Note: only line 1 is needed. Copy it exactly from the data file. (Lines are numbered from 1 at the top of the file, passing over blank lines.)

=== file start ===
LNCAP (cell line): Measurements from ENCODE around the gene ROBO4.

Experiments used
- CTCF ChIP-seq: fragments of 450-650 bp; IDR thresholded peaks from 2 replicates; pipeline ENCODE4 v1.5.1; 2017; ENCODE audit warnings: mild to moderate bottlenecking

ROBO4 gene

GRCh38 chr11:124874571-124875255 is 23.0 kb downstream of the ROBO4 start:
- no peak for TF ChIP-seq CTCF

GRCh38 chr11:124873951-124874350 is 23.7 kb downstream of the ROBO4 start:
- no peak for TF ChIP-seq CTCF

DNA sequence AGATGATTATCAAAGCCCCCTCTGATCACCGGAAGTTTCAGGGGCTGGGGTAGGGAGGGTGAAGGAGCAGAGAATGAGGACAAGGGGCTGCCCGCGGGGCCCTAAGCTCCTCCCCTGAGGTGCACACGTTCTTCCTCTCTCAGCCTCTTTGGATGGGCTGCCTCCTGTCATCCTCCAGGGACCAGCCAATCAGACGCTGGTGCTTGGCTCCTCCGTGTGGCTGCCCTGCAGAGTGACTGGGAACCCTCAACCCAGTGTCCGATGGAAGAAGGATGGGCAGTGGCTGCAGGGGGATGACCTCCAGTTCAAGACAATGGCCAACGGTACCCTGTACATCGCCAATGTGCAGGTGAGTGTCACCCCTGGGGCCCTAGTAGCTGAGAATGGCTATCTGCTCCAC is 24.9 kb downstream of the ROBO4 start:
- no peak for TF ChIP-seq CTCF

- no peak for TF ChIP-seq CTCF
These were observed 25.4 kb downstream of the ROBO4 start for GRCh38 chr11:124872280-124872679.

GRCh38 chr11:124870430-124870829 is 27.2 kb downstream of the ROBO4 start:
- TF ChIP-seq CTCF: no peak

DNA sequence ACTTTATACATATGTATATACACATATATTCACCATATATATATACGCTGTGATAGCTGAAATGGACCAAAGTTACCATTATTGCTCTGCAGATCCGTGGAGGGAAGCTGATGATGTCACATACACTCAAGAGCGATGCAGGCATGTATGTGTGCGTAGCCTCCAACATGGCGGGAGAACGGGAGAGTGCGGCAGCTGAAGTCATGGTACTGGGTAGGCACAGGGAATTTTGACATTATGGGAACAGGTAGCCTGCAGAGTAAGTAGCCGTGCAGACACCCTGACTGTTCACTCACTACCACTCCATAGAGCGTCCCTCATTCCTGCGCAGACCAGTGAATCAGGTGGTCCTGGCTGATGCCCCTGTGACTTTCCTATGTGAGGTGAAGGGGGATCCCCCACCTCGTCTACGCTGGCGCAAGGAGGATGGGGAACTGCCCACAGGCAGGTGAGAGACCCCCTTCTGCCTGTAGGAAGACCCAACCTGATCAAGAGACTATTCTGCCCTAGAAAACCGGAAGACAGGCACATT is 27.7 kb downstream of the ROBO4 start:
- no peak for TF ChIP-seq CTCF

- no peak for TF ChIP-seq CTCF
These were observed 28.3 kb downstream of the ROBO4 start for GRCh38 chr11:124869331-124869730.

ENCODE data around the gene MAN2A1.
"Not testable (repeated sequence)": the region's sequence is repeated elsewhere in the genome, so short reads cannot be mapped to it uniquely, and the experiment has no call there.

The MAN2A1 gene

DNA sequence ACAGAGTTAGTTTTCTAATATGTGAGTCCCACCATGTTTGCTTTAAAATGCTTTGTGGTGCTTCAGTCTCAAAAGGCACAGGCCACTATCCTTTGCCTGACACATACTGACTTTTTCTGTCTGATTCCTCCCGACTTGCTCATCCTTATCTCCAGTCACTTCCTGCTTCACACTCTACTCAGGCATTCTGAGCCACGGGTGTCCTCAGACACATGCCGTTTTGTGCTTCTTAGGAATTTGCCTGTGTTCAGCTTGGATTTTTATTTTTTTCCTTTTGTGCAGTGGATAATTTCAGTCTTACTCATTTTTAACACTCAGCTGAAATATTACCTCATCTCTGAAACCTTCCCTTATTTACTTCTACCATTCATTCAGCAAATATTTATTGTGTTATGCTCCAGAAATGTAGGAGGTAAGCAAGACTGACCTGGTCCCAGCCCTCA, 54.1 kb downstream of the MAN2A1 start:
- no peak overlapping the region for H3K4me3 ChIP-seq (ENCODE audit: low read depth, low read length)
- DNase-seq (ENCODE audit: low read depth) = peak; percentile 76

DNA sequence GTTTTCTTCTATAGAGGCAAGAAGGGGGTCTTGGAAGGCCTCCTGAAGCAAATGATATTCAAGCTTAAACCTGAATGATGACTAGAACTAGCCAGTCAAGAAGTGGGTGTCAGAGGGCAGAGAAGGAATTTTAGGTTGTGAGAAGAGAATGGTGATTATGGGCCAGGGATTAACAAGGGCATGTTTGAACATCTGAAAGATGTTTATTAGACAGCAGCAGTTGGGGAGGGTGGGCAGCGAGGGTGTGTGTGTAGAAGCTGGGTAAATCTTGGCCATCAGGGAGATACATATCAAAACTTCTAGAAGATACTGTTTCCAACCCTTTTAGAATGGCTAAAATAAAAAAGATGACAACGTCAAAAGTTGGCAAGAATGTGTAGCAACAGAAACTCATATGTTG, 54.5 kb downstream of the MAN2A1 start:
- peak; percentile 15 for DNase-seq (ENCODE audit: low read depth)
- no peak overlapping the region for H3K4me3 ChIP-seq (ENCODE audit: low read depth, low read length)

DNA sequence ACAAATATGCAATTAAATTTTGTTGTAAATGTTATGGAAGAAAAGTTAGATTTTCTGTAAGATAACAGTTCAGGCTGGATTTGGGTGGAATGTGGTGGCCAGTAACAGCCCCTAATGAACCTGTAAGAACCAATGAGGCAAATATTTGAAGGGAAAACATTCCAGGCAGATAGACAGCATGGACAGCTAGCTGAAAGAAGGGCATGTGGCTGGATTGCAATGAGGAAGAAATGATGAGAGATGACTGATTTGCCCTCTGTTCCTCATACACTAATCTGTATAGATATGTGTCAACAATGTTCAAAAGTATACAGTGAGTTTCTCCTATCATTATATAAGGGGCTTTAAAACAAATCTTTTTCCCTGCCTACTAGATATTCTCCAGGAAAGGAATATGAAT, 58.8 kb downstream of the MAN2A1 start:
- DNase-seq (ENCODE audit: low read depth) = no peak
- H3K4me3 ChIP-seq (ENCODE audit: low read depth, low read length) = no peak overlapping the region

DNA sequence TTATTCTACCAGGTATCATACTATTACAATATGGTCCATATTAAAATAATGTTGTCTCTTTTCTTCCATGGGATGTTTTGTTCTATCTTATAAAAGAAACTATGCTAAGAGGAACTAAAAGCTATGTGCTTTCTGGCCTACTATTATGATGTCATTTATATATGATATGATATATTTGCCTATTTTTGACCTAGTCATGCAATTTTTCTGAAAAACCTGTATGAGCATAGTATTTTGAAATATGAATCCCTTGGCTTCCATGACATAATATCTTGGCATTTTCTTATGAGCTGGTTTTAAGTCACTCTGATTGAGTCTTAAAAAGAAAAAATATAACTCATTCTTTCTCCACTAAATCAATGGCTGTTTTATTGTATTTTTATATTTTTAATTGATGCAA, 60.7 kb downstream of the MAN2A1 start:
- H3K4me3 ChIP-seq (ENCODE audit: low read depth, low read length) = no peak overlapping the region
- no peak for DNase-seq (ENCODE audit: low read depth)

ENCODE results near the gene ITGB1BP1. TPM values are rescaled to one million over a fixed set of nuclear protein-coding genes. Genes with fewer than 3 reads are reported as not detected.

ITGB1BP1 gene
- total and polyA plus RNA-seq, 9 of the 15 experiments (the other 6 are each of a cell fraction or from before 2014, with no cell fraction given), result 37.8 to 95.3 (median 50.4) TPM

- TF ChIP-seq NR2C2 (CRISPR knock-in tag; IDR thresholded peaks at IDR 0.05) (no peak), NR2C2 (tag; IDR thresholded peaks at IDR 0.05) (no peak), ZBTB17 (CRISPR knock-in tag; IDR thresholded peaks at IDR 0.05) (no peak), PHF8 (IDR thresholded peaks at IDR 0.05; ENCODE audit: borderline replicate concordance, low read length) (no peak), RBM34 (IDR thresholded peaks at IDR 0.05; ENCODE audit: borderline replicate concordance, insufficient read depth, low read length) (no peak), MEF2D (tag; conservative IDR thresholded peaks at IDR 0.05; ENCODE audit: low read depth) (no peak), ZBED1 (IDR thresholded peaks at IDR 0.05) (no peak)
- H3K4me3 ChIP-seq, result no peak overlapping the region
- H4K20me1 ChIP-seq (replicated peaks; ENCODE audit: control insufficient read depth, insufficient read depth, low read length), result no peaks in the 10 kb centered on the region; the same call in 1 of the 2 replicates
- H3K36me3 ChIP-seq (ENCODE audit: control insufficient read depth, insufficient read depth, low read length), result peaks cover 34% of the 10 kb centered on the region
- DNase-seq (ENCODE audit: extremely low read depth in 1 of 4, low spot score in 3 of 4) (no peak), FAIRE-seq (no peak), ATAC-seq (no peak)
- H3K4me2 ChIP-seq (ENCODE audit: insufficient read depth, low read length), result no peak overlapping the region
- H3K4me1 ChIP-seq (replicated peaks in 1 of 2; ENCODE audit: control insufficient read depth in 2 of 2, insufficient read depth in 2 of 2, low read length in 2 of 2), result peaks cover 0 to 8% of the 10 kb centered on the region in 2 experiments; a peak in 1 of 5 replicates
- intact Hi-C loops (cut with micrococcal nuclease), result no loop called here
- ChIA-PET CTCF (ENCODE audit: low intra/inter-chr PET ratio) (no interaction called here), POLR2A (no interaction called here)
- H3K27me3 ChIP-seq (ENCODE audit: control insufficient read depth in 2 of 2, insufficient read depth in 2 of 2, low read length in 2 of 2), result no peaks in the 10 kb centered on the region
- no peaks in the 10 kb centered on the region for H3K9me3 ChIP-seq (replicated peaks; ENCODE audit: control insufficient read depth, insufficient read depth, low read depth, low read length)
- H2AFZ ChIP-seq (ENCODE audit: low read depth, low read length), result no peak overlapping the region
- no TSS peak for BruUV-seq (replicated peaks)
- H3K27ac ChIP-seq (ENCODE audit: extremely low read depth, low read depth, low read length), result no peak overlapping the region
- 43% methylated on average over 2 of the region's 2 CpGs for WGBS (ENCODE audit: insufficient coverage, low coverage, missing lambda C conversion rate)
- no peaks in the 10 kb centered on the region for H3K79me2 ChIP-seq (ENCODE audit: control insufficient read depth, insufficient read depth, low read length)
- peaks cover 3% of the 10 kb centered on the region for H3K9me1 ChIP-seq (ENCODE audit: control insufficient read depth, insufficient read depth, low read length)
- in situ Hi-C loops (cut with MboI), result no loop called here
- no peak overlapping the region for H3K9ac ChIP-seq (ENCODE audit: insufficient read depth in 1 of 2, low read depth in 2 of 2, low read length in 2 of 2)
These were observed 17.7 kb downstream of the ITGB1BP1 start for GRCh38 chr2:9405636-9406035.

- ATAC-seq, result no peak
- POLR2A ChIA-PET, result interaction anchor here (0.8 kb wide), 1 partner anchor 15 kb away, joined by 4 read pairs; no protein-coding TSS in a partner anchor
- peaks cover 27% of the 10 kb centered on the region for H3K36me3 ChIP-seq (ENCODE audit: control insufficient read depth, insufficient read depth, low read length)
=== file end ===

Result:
LNCAP (cell line): Measurements from ENCODE around the gene ROBO4.